's Heathrow Airport's dedicated terminal for red list arrivals has been criticised as it opened today.
Previously, those arriving from 43 high-risk countries - such as , and - were mixing with others from lower-risk amber and green nations in airport queues sparking outrage.
Now, London's busiest airport has converted Terminal 3 into a red-list only arrivals zone.
The terminal was previously unused during the pandemic due to a reduction in international flights.
Passengers travelling to the UK on connecting flights from red list locations continue to transit through the airport alongside those from green and amber countries.
Flights are only permitted from a few of the red list nations - including India where the latest variant originates - and arrivals must be British and Irish nationals or UK residents.
Passengers arriving in the UK after being in one of those destinations during the previous 10 days must spend 11 nights in a quarantine hotel, costing £1,750 for solo travellers.
Those from amber list countries can quarantine at home, and green list arrivals - nations with the least risk of exported Covid cases - don't need to isolate at all.
David Katende, 51, a cab driver from Feltham, west London, said: 'Travelling was okay, it just took a little more time that's all.
'I came from Uganda and connected through Amsterdam, so I could have been seated next to red list passenger.
'But I'm not concerned because they would have been tested like me before getting the plane.
'Some of the countries on the red list are actually safer, but because they are a flight hub, they get put on the red list.
'I think separating passengers is not really a very nice thing because it makes them feel different.
David Katende, 51, a cab driver from Feltham, west London, said everyone was tested when they left so did not see the point
Amir Jahandin, 28, an animator who is visiting his grandmother in hospital in London, said he came from Boston in the US
Angie Ney, 37, a caretaker who had just arrived from Luxembourg to visit her boyfriend Sabir Ahmed, 36, from London
'They should have just left it as it is, because everyone is tested when they come in and again on days two and eight, so what's the point?
'I think travelling from an amber or red list country is basically the same thing, except you have to go to a hotel, which costs like £1,700.
'The hotel money is like another holiday.'
'I've been travelling quite a lot in the past few weeks - Istanbul, Malaga and Luxembourg.
Amir Jahandin, 28, an animator who is visiting his grandmother in hospital in London, said: 'I just came from Boston in the United States and there is a lot of paperwork.
'And I had to fly through Portugal because there were no direct flights, which were affordable.'
'The airline doesn't tell you anything, so I only just found out I needed a passenger locator form and a negative covid test.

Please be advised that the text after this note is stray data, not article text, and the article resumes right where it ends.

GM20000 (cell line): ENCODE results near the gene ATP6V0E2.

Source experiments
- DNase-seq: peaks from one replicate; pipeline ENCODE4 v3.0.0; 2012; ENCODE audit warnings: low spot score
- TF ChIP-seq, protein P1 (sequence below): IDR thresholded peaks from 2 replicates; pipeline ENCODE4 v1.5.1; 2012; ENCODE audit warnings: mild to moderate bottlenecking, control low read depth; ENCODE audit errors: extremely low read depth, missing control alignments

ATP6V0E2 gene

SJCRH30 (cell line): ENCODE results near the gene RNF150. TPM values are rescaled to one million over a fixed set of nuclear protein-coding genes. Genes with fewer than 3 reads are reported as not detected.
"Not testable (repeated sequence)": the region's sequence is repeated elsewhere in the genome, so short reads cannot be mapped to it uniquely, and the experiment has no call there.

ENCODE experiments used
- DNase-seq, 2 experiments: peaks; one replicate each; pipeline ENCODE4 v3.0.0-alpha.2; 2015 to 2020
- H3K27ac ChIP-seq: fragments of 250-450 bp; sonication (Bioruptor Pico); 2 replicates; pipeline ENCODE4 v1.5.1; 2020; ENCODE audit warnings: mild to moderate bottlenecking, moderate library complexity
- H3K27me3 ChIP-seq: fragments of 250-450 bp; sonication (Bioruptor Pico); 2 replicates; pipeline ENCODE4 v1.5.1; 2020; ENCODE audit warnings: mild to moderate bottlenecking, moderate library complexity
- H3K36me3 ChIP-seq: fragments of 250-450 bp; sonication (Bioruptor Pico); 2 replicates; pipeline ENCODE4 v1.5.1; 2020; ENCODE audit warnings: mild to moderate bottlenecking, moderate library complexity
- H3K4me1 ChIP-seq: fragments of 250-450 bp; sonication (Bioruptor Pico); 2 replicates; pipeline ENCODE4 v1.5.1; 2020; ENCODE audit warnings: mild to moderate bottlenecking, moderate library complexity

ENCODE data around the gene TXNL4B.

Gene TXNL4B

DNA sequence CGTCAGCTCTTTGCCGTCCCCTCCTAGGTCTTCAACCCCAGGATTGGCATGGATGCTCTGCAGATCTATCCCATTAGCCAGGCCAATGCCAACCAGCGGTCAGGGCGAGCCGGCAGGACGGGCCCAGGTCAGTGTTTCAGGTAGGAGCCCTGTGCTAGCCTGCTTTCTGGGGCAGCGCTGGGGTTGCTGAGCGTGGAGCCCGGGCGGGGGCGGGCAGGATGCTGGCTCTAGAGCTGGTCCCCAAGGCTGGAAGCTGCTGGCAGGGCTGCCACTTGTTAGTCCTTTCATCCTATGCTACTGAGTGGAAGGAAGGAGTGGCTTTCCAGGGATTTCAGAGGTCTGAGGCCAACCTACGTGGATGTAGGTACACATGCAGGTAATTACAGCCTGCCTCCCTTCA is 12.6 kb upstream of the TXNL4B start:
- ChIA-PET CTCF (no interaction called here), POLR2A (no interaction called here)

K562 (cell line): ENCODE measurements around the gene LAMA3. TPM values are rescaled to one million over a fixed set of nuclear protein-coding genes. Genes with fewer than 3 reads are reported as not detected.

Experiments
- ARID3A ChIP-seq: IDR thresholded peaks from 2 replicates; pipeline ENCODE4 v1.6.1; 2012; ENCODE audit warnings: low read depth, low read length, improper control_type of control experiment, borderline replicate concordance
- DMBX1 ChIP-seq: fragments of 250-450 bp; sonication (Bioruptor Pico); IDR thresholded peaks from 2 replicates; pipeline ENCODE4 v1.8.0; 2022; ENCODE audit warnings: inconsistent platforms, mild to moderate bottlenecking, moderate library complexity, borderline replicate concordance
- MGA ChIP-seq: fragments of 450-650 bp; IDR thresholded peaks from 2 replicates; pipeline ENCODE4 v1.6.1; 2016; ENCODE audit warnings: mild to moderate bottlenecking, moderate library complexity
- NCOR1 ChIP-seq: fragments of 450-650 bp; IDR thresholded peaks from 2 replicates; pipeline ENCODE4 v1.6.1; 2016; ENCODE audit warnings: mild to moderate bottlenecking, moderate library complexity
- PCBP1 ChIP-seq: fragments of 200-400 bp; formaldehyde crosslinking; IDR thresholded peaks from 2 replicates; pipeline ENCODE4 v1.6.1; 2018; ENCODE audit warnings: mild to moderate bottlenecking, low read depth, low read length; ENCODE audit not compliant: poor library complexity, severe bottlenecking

'I don't think I've ever been so stressed out about travel in my life - it felt like I was trying to enter a country that's difficult to get into like Iran or something.
'I think closing Terminal 3 is a good precaution to take, but I guess putting some countries on a list and isn't a good place to be starting from.
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'Because it seems like green list countries aren't necessarily safer, they are just places people like travelling to.
'Also the fact that a lot of the red list countries are poorer nations is no coincidence in my opinion.
'I think it's indirectly discriminating against them, because these countries haven't been given the same access to vaccines, but that's a whole other problem.
'They were shouting at us saying 'are you from a red list country' and scooting them into the red list customs line.
'I'm not sure what the system is in place if they find someone who has got covid.'
Coach parked outside Heathrow Terminal 3 ready to pick up 'red list' arrivals and ferry them straight to hotel quarantine
'Red list' arrival walks to coach where he will be taken for his 10-day stay at hotel quarantine, costing £1,750
Passengers queue up for the coach to hotel quarantine after landing at Heathrow's Terminal 3 - which has today became a desginated 'red list' arrival hub after fury over arrivals from safer nations mixing in airport queues
Angie Ney, 37, a caretaker who has just arrived from Luxembourg to visit her boyfriend Sabir Ahmed, 36, from London said: 'I think a lot of these rules are illogical because, for example, if you look at Luxembourg, the R rate is barely above zero, yet Portugal's is much higher and it's on the green list.
'I don't think closing Terminal 3 is the right thing to do, because people can still transit through other places.
'And there are lot of people standing in the queues here in Terminal 2 with their masks pulled down or completely off.
'Also I needed to have two PCR tests, but I'm not even here on day eight.
Still, I had to buy it anyways, so it's just a money making scheme.'
Mr Ahmed said: 'I tried calling the healthcare service to explain the situation, but the woman was quite rude actually and said she needed anyway.
'It's a bit short sighted on the government to think people will be coming to the UK for a minimum of 10 days. It doesn't make sense.'